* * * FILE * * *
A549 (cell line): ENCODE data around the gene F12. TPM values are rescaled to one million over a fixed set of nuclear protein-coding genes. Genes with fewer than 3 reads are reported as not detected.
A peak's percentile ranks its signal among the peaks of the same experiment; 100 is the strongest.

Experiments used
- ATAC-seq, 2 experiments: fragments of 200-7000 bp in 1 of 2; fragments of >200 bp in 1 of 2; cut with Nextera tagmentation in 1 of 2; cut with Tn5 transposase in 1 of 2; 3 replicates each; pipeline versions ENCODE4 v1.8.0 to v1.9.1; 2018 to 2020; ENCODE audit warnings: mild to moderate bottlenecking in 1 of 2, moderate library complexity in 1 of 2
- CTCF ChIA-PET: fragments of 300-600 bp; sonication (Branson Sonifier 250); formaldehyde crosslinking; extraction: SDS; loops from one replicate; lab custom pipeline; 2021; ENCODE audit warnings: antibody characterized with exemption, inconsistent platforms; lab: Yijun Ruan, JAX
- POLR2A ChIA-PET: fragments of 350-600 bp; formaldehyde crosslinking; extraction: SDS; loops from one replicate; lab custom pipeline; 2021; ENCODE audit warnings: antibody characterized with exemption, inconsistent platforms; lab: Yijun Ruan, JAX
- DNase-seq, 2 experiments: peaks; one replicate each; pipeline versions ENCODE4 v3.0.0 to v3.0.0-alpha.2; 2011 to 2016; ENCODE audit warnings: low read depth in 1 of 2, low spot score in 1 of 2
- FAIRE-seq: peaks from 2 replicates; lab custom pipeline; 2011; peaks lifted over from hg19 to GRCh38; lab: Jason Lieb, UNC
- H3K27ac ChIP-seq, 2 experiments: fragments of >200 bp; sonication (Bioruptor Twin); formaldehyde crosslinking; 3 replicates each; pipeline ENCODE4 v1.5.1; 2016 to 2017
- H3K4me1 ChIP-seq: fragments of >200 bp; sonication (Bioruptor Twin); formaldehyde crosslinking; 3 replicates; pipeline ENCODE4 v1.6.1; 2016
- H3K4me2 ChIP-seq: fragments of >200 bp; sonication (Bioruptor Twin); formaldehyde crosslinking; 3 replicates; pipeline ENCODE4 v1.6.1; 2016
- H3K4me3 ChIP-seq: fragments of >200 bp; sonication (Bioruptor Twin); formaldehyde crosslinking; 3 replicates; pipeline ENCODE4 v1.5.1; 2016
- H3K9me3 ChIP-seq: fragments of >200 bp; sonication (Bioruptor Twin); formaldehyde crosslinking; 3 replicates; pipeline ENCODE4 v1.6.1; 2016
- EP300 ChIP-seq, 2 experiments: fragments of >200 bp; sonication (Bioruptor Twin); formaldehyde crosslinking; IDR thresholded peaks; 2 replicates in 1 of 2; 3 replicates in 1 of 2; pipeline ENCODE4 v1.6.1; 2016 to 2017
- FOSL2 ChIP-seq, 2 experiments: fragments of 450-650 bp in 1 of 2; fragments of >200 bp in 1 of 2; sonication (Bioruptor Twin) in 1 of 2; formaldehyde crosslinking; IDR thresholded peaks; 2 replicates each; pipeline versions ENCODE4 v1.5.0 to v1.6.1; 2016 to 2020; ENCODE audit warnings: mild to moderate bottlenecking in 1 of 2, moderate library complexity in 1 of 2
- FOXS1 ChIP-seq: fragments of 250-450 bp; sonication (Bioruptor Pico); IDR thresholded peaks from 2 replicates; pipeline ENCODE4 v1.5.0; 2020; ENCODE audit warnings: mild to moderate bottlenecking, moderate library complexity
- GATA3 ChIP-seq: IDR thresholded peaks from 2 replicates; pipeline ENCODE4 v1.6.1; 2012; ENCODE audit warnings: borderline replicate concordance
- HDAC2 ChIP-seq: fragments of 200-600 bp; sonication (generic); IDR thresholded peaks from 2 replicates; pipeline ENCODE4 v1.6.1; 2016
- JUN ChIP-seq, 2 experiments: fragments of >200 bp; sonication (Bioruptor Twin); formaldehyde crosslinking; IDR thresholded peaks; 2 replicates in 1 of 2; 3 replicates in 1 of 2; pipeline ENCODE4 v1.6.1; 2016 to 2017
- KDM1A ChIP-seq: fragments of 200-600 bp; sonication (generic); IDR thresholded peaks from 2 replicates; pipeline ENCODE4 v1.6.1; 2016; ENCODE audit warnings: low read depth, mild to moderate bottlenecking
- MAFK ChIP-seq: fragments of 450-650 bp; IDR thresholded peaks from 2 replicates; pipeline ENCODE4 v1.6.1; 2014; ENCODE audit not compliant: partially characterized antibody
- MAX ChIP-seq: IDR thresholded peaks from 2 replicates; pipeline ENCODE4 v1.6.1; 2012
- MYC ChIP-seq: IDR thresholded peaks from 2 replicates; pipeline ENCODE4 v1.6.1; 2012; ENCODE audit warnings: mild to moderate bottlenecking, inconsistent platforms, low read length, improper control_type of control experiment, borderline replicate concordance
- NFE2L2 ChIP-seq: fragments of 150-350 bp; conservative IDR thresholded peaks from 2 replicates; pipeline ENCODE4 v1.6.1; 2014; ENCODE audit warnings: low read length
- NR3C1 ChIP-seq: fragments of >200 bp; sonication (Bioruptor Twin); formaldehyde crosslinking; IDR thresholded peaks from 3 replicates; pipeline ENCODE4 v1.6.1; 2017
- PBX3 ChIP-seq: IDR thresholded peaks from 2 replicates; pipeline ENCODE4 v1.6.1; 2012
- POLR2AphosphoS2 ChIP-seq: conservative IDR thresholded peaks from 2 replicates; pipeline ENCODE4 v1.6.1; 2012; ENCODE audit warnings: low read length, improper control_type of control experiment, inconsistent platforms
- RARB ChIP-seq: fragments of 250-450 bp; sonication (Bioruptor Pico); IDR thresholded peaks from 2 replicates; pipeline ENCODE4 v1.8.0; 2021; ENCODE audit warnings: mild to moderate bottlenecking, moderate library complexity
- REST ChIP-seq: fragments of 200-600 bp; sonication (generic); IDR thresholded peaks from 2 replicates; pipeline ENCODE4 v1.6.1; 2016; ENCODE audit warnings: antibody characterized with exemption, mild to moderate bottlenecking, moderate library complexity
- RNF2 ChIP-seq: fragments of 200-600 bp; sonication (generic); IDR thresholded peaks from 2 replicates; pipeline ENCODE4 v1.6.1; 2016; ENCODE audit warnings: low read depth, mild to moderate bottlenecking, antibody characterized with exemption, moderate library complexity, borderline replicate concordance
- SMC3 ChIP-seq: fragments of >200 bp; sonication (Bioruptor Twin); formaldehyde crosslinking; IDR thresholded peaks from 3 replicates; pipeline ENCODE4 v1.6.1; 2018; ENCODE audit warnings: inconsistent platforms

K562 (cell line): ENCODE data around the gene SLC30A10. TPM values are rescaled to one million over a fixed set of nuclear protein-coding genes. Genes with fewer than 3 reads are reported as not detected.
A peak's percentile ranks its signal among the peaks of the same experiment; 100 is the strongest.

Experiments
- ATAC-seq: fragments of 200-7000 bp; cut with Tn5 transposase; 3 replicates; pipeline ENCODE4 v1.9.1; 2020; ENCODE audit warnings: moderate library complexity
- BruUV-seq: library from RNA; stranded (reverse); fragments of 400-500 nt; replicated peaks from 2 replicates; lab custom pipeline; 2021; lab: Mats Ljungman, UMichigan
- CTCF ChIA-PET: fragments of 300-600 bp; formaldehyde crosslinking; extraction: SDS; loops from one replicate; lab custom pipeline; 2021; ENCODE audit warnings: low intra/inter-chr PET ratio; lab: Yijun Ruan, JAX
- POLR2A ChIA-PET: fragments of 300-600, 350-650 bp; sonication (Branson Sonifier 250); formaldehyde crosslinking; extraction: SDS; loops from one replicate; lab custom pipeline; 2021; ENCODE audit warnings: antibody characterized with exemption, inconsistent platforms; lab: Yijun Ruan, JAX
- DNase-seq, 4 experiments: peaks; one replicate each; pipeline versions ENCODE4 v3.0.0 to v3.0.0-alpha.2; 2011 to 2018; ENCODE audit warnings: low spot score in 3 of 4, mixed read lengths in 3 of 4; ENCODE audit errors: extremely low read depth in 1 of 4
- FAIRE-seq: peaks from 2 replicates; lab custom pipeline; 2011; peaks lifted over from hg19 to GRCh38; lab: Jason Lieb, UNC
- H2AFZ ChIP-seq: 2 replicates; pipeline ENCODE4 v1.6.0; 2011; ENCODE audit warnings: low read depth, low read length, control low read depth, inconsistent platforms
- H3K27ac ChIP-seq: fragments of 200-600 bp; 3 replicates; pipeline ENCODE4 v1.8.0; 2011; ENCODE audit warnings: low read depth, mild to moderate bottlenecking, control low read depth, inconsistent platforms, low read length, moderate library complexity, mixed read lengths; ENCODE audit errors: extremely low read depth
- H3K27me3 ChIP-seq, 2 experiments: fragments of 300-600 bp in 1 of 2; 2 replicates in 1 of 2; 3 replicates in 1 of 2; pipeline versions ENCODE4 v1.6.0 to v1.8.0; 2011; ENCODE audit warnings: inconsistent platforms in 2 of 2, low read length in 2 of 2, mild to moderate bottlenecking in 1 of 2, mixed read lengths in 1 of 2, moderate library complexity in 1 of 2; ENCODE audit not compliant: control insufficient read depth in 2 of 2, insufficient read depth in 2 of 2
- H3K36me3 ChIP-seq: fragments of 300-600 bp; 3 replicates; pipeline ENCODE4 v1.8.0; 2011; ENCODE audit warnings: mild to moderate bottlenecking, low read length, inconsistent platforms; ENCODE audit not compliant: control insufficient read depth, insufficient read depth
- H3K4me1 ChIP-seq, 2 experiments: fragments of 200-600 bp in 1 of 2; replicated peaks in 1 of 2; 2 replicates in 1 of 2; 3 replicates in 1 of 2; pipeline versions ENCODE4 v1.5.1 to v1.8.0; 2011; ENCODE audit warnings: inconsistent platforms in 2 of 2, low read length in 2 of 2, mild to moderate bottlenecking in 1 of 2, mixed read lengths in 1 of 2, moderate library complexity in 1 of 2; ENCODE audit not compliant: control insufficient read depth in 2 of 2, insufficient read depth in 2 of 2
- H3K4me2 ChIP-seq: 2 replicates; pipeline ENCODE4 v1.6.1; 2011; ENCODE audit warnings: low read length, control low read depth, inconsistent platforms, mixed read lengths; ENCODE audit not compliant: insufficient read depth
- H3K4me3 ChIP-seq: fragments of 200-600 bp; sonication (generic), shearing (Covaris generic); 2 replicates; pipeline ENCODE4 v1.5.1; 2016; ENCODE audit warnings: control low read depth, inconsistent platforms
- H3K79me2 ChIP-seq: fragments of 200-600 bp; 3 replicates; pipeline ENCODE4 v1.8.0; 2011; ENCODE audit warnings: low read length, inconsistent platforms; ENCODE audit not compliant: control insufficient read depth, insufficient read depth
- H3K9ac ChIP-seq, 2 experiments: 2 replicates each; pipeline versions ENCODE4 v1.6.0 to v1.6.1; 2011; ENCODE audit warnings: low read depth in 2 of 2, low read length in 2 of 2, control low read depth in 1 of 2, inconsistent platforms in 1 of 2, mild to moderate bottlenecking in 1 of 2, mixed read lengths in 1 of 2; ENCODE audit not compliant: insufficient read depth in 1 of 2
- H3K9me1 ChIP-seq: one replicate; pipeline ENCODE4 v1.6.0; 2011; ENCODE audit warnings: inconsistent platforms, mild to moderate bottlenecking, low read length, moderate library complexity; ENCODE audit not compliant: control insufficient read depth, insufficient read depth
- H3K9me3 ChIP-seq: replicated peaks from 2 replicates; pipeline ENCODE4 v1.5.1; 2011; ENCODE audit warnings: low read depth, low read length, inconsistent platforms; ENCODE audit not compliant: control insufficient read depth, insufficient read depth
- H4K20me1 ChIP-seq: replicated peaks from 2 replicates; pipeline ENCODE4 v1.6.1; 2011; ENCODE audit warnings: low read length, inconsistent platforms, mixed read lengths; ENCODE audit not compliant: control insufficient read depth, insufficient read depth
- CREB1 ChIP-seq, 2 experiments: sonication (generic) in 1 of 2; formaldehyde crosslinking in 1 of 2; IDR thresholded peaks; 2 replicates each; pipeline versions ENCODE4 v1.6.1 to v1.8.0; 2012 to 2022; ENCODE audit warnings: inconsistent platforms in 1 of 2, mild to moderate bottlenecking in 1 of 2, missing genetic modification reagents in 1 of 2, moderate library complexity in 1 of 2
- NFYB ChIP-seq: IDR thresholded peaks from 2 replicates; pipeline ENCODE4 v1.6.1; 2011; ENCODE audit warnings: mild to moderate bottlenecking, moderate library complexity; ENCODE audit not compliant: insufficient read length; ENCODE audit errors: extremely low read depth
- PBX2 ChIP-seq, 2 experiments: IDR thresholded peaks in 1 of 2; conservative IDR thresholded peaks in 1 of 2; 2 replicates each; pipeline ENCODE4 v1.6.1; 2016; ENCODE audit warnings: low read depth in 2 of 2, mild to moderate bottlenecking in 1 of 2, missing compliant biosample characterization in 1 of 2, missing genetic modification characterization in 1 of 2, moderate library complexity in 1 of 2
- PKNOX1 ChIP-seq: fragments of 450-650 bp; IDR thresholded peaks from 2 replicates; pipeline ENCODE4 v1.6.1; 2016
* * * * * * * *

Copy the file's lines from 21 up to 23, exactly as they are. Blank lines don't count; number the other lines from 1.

- MAFK ChIP-seq: fragments of 450-650 bp; IDR thresholded peaks from 2 replicates; pipeline ENCODE4 v1.6.1; 2014; ENCODE audit not compliant: partially characterized antibody
- MAX ChIP-seq: IDR thresholded peaks from 2 replicates; pipeline ENCODE4 v1.6.1; 2012
- MYC ChIP-seq: IDR thresholded peaks from 2 replicates; pipeline ENCODE4 v1.6.1; 2012; ENCODE audit warnings: mild to moderate bottlenecking, inconsistent platforms, low read length, improper control_type of control experiment, borderline replicate concordance